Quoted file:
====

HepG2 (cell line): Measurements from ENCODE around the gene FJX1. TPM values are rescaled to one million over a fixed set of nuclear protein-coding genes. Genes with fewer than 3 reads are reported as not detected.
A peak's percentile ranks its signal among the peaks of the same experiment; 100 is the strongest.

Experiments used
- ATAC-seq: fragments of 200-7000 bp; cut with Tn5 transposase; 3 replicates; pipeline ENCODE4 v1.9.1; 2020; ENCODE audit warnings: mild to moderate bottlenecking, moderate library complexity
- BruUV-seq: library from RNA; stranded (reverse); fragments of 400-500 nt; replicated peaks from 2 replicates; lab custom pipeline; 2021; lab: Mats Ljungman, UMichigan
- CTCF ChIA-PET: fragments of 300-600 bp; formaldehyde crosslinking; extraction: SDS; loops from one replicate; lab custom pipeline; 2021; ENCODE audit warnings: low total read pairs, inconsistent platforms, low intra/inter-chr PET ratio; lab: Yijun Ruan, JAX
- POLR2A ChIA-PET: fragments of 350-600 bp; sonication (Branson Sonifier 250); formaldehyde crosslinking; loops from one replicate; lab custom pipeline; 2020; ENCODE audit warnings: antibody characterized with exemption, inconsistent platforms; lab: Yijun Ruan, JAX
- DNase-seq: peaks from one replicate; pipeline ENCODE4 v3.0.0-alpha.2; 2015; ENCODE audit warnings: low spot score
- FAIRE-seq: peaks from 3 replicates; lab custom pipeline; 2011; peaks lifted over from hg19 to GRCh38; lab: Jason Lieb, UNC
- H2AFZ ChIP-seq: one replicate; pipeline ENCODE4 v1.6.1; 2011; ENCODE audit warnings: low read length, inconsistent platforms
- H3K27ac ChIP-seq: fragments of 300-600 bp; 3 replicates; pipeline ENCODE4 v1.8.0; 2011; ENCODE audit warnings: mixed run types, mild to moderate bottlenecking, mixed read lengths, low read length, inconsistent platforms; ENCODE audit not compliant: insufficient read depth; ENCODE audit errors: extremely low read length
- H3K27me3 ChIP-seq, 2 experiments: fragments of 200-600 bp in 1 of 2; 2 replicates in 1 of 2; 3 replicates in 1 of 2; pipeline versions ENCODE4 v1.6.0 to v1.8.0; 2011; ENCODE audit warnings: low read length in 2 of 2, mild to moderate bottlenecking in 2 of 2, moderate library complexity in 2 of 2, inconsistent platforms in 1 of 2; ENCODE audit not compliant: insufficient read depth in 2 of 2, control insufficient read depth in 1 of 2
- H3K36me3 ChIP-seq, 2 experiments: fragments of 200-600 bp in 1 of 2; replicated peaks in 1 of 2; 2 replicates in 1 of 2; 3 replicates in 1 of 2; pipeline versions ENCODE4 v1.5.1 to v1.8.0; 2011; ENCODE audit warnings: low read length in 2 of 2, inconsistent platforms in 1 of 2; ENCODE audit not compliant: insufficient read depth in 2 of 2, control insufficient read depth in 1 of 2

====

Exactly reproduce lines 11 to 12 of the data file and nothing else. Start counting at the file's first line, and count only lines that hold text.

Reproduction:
- H3K27ac ChIP-seq: fragments of 300-600 bp; 3 replicates; pipeline ENCODE4 v1.8.0; 2011; ENCODE audit warnings: mixed run types, mild to moderate bottlenecking, mixed read lengths, low read length, inconsistent platforms; ENCODE audit not compliant: insufficient read depth; ENCODE audit errors: extremely low read length
- H3K27me3 ChIP-seq, 2 experiments: fragments of 200-600 bp in 1 of 2; 2 replicates in 1 of 2; 3 replicates in 1 of 2; pipeline versions ENCODE4 v1.6.0 to v1.8.0; 2011; ENCODE audit warnings: low read length in 2 of 2, mild to moderate bottlenecking in 2 of 2, moderate library complexity in 2 of 2, inconsistent platforms in 1 of 2; ENCODE audit not compliant: insufficient read depth in 2 of 2, control insufficient read depth in 1 of 2